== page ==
Regional TV Production Remains 'Too Low'

An modest rise in levels of TV production from NI and other regions has failed to allay criticism from the UK trade association that represents independent feature film and television companies.

Pact said this week that the level of television produced in Northern Ireland increased 18% in 2008 compared with 2007, according to their 3rd annual Production Trend Report just released.

The report showed that network production in Northern Ireland increased from a very low base of just 17.7 hours in 2007 to 19 hours in 2008, most (15 hours) of which was on BBC channels.

Channel Five did not commission any network programming from Northern Ireland in 2008 and Channel 4 commissioned just one hour.

The small increase comes after years of lobbying for change by Pact.

The first Pact Production Trend Report, which covered 2006, illustrated the need for intervention in television production outside London and was a catalyst for the BBC developing their 'Out of London' strategy, launched in 2008.

Regionally, the English regions saw the greatest drop, down 17% to 4569 hours, but this was partly due to two ITV1 productions, Glitterball and Make Your Play, coming to an end in 2007.
News Image
Scotland saw a 5% decrease to 284 hours, Wales was up 20% to 118 hours and Northern Ireland was up 17% to 19 hours.

Pact's Northern Ireland representative, Jannine Waddell said it was even more important that there is an increased focus on production outside London by the broadcasters, to deliver a more culturally diverse offering on UK television.

"Northern Ireland has a lower ratio of network hours to head of population than any other region in the UK, and that is hugely detrimental to all UK viewers," she said.

"While we welcome the BBC's valuable contribution, it should not be left entirely to them. We would like to see Channel 4 make a similar commitment in order to truly fulfil their PSB obligations," she continued.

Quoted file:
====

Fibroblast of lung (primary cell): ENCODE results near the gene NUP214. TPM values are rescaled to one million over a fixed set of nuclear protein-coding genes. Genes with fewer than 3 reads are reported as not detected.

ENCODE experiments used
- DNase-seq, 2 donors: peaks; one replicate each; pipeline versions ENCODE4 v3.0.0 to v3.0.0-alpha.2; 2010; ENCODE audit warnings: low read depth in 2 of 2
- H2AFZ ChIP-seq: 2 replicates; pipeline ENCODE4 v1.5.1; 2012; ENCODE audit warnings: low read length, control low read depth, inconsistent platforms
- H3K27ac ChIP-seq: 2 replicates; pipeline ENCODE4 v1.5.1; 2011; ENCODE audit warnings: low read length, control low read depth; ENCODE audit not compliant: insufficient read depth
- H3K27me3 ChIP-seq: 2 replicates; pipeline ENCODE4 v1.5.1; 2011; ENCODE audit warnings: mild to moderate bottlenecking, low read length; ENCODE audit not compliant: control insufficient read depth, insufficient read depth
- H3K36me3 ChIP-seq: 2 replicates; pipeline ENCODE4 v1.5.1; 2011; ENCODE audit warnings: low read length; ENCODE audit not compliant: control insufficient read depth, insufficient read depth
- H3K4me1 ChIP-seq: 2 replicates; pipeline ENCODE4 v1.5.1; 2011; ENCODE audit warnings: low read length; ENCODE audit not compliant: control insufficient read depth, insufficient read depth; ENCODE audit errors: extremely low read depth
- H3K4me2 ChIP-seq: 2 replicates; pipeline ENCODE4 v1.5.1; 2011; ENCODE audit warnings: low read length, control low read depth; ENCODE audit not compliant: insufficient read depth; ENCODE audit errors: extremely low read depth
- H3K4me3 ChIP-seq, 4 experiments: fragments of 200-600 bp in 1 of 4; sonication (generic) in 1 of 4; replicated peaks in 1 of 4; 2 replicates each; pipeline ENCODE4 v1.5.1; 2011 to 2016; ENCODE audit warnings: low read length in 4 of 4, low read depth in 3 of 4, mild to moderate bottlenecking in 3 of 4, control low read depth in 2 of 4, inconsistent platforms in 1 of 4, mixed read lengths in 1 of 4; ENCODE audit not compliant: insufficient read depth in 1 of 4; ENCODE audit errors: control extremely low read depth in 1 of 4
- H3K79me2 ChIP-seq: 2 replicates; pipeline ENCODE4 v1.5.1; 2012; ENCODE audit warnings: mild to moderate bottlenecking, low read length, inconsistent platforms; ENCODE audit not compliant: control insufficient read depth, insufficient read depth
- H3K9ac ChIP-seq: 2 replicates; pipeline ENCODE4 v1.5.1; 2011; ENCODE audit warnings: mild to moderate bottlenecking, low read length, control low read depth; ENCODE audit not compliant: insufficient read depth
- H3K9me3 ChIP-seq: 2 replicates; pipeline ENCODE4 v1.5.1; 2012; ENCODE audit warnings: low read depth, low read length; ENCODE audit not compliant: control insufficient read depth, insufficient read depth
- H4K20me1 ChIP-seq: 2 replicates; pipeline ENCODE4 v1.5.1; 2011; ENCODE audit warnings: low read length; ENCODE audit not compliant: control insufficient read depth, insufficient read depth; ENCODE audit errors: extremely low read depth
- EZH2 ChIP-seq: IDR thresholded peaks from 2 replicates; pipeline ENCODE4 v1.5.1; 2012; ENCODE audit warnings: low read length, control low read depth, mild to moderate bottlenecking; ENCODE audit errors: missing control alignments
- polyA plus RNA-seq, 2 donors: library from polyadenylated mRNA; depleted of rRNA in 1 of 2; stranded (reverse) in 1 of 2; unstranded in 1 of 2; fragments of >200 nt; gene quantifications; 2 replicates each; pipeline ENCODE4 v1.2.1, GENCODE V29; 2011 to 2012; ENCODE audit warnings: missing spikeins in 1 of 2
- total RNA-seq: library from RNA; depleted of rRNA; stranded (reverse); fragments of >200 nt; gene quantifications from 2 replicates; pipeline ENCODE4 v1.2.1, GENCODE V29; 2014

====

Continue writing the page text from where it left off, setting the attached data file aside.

Meanwhile, other key findings in the report include that of the 4,990 hours commissioned outside London in 2008, just 19 were commissioned from Northern Ireland.

It also found that London was the source of the majority of UK network television, producing 70% in 2008, or 11,844 hours (excluding news) across the five terrestrial channels and, overall, this was a decrease of 16% for the Nations and Regions, although overall spend was up 24% year on year.


Related Northern Ireland News Stories
Click here for the latest headlines.

08 April 2014
Lower Parking Charge Scheme To Be Piloted
A lower parking rates scheme that was first introduced last Christmas in 25 towns across NI is to be reintroduced as part of a six-month pilot. A total of 93 car parks in 25 towns will charge £1 for five hours parking for six months from 12 April, with the scheme subject to ongoing assessment.
19 August 2010
Regional TV Production Levels Falling
Local TV production is failing viewers in one of the UK's regions with the amount of money spent on television programming specifically for Northern Ireland and the number of hours produced falling in the last year. BBC NI and UTV's combined spend on TV programmes in 2009 was £25m, down 11% from £28m in 2008 and down 41% over the last five years.
05 March 2010
HBO Fantasy Epic For Northern Ireland
Fantasy filmmaking is on the way to Belfast. Northern Ireland Enterprise Minister Arlene Foster and Culture and Arts Minister, Nelson McCausland have confirmed, that the series, Game of Thrones will be filmed in Northern Ireland.
08 November 2004
Northern Irish language film sector outperforms Southern
Northern Ireland’s Irish language film production sector will continue to out perform its Southern counterpart's output unless a number of measures are implemented by the Irish Government, a producer’s union in the Republic of Ireland has claimed.
19 February 2015
DEL Will Not Ban Zero Hours Contracts
Employment and Learning Minister Dr Stephen Farry has said his department will not seek to ban zero hours contracts in Northern Ireland. The contracts allow employers to hire staff with no guarantee of work.